HCMC Dining Guide

Tuesday, October 5, 2010

The Delta Chronicles Part 3/4 - Do it for the Kids

So far I've covered the food of the Delta and the experience of getting there, now I'd like to talk about the amazing people of the region. I briefly mentioned the guys who gave us moto and boat rides, as well as the women on the islands off of My Tho that provided us with so many delicious samples. All of these people were wonderful, but the most joyous interactions came in Vinh Long.

On Saturday, Andee and I borrowed mountain bikes from the homestay and went on what we thought would be a relaxing ride along the canals of the Delta. We ended up coming back drenched in sweat, since the bikes were fixed gear, had nearly bald tires, and a large portion of the path looked like this:

Welcome to the developing world, I suppose. Anyway, on our ride we passed dozens of locals, both children and adults, who called out a friendly "Hello!," and seemed genuinely happy when we responded in kind. By the time we got back my arm was getting tired from waving at so many people.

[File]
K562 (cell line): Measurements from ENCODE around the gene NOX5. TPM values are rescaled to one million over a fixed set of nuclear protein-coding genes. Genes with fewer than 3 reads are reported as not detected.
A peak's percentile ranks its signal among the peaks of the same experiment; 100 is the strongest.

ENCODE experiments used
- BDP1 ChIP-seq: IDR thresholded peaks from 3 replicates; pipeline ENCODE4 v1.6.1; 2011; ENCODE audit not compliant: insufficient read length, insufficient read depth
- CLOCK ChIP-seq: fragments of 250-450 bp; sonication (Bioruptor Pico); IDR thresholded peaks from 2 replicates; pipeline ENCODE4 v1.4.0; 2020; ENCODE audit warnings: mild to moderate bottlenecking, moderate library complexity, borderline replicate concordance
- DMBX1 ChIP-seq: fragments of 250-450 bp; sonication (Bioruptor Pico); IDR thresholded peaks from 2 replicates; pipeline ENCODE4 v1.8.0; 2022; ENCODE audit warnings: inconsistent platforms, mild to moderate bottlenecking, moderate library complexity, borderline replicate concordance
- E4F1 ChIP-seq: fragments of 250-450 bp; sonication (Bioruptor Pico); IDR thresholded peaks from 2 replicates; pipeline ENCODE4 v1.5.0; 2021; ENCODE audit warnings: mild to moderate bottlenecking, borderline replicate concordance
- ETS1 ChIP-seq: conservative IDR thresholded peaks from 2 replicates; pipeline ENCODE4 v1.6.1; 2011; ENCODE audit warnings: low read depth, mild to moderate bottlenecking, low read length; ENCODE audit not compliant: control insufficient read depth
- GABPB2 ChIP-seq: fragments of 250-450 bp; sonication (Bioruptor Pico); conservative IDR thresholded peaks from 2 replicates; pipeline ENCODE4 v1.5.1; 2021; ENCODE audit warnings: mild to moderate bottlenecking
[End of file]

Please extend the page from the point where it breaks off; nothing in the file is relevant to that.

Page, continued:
Another wonderful scene came when we ate lunch at the pho restaurant/home I mentioned in the previous post. After serving us, the grandma pulled up two chairs and sat in one while placing her 2-year old grandson on the other. He kept making a hilarious noise and then cracking up, so obviously neither me or Andee could resist laughing along with him. I have no idea what he was trying to say, but it made for a very enjoyable lunch. His older brother also helped set and clear the table, and seeing the two boys show their affection for each other was great.